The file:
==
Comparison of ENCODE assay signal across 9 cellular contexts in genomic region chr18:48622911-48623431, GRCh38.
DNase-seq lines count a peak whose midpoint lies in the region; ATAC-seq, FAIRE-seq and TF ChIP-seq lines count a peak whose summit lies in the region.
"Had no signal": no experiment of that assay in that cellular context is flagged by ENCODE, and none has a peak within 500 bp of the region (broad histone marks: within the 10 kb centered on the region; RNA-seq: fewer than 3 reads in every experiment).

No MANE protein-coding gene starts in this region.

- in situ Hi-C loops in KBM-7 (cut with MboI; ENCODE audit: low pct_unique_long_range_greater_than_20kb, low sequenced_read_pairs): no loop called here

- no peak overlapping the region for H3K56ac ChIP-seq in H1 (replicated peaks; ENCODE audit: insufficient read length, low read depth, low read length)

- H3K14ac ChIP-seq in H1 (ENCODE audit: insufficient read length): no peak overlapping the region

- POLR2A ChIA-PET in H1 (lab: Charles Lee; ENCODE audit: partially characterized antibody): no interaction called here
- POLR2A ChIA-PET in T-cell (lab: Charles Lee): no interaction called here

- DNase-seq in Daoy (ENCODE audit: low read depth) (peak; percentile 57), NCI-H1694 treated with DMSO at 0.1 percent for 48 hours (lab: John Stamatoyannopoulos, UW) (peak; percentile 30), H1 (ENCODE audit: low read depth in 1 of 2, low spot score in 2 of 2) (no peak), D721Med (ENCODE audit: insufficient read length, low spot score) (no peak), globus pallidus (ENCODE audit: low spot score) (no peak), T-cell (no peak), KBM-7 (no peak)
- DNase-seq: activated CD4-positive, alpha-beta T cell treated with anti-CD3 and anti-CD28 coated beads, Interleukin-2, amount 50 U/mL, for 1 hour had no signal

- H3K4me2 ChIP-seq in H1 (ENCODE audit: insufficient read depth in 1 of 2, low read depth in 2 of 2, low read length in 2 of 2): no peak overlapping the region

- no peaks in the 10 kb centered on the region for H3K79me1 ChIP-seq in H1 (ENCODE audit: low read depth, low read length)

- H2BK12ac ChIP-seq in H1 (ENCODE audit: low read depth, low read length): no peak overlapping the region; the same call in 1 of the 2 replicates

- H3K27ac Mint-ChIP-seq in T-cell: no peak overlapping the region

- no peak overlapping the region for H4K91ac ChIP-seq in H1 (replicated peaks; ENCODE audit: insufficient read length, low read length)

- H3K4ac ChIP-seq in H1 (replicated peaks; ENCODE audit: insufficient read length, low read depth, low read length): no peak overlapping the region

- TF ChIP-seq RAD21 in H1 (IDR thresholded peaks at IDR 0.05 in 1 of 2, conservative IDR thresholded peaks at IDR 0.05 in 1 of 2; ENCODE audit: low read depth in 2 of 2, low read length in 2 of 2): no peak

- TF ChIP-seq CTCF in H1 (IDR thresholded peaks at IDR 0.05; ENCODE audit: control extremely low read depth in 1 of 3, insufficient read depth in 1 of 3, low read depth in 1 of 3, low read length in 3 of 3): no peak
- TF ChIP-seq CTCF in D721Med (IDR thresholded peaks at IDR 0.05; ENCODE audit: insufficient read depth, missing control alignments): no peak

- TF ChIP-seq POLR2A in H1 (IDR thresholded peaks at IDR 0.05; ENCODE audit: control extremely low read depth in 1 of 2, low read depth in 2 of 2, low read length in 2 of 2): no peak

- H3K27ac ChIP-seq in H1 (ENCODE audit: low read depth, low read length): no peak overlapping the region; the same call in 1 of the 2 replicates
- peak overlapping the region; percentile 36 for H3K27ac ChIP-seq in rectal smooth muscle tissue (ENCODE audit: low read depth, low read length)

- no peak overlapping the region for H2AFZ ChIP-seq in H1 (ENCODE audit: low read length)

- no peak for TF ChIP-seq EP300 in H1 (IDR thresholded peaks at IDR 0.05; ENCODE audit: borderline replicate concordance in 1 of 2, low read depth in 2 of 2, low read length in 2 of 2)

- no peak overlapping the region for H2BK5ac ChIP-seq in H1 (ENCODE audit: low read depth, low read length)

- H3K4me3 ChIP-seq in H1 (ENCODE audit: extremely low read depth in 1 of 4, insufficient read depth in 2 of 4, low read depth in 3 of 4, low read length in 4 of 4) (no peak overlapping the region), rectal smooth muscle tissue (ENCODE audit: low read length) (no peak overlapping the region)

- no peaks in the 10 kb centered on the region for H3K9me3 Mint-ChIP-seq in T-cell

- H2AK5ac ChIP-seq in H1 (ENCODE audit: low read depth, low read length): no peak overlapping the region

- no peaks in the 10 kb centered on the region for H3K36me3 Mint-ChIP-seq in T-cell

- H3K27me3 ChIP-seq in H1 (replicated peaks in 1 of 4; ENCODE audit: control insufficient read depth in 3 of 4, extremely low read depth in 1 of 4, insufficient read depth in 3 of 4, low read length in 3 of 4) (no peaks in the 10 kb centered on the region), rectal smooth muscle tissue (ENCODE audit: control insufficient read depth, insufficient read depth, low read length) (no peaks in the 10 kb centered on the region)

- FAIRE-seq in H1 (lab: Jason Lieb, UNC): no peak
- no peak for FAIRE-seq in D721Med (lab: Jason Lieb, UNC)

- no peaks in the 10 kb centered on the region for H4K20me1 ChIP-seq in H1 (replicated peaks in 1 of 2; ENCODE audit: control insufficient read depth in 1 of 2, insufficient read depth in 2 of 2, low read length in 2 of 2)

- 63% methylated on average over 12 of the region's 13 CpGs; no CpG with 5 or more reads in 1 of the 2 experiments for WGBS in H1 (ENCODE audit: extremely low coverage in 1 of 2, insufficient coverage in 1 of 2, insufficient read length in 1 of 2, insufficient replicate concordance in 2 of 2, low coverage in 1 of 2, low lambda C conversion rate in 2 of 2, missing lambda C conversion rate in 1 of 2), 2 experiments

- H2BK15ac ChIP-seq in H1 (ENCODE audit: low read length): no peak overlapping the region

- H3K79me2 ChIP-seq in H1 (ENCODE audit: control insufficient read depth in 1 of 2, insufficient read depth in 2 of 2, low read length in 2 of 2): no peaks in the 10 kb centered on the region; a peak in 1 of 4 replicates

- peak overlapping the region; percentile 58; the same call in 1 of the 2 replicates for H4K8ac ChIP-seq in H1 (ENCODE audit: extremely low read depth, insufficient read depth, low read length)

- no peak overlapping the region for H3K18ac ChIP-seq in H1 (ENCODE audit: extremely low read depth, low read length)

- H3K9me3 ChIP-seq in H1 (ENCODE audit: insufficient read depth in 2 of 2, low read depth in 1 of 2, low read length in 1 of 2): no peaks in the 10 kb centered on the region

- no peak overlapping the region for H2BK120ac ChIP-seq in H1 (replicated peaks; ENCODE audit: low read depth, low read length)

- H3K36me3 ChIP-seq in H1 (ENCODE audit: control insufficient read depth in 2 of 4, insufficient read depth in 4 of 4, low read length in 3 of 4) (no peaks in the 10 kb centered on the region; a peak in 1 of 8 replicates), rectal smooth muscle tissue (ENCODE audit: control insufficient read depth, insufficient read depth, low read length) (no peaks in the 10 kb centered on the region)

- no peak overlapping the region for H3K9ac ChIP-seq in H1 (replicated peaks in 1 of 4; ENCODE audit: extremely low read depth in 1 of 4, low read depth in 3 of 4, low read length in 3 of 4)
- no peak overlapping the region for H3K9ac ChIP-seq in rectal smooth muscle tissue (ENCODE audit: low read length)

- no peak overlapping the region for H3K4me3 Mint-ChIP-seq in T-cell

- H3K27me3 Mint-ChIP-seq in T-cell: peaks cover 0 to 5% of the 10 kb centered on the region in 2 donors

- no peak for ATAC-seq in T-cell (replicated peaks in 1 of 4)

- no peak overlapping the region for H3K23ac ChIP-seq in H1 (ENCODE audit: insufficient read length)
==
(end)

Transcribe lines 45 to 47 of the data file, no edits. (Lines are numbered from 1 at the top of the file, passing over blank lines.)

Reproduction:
- no peak overlapping the region for H3K4me3 Mint-ChIP-seq in T-cell

- H3K27me3 Mint-ChIP-seq in T-cell: peaks cover 0 to 5% of the 10 kb centered on the region in 2 donors

- no peak for ATAC-seq in T-cell (replicated peaks in 1 of 4)